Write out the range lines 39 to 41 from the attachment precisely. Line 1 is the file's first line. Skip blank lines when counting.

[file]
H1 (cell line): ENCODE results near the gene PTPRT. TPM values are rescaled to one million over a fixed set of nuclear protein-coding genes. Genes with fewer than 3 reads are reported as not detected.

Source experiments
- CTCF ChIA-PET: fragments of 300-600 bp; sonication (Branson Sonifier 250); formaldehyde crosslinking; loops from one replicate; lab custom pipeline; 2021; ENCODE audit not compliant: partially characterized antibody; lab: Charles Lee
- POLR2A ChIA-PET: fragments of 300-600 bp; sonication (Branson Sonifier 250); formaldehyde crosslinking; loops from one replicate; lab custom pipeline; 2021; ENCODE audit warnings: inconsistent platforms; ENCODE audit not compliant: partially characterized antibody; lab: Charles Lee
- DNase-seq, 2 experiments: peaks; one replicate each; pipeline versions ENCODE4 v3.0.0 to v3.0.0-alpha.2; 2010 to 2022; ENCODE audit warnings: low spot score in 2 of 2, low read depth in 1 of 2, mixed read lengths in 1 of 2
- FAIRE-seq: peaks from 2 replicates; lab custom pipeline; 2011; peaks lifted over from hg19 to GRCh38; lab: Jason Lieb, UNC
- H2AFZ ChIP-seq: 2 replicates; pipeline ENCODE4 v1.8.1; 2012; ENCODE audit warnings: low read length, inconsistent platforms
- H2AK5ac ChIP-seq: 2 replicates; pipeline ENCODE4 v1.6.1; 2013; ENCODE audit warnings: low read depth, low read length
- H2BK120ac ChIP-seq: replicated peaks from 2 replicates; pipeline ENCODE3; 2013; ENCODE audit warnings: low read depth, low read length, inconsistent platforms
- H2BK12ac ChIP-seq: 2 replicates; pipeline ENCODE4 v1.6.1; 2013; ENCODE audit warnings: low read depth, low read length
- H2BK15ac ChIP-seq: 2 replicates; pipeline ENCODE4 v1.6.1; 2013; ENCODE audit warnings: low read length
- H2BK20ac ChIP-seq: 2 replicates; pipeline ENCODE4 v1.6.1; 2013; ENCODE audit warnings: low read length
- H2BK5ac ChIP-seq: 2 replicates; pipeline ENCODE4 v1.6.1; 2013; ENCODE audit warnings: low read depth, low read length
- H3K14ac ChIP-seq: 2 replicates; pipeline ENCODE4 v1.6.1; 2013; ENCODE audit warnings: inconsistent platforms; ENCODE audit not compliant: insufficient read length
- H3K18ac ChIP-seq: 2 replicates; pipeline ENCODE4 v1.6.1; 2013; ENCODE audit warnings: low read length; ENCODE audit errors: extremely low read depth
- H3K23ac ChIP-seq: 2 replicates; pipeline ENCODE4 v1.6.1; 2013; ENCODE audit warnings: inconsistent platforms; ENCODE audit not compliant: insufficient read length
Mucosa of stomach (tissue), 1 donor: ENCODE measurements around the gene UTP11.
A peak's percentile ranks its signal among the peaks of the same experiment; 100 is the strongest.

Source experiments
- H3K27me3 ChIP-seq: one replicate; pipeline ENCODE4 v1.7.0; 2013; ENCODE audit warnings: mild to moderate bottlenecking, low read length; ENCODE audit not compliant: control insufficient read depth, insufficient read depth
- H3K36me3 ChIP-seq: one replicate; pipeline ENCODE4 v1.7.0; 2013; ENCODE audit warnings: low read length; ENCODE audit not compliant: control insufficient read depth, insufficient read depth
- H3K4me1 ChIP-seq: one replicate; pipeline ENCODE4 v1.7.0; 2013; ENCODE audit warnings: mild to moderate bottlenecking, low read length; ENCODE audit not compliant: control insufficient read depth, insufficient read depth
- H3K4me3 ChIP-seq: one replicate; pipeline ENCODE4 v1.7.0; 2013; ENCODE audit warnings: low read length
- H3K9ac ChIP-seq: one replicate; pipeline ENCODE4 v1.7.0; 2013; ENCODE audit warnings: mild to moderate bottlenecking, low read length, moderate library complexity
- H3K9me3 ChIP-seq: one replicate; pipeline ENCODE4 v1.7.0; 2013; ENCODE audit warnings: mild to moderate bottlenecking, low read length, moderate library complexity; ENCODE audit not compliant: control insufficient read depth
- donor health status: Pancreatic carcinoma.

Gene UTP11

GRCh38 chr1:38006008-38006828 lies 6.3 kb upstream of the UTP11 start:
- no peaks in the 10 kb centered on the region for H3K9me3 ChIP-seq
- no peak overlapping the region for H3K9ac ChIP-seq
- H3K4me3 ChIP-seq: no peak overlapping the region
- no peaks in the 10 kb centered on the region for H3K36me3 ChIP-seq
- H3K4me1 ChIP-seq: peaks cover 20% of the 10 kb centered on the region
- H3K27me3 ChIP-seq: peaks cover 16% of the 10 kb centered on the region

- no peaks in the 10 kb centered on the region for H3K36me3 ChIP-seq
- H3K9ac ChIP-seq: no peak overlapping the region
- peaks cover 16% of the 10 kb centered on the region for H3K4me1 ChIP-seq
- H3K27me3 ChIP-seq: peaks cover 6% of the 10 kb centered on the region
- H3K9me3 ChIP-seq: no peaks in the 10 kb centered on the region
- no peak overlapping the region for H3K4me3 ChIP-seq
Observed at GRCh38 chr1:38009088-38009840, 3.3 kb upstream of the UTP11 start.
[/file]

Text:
- H3K9me3 ChIP-seq: no peaks in the 10 kb centered on the region
- no peak overlapping the region for H3K4me3 ChIP-seq
Observed at GRCh38 chr1:38009088-38009840, 3.3 kb upstream of the UTP11 start.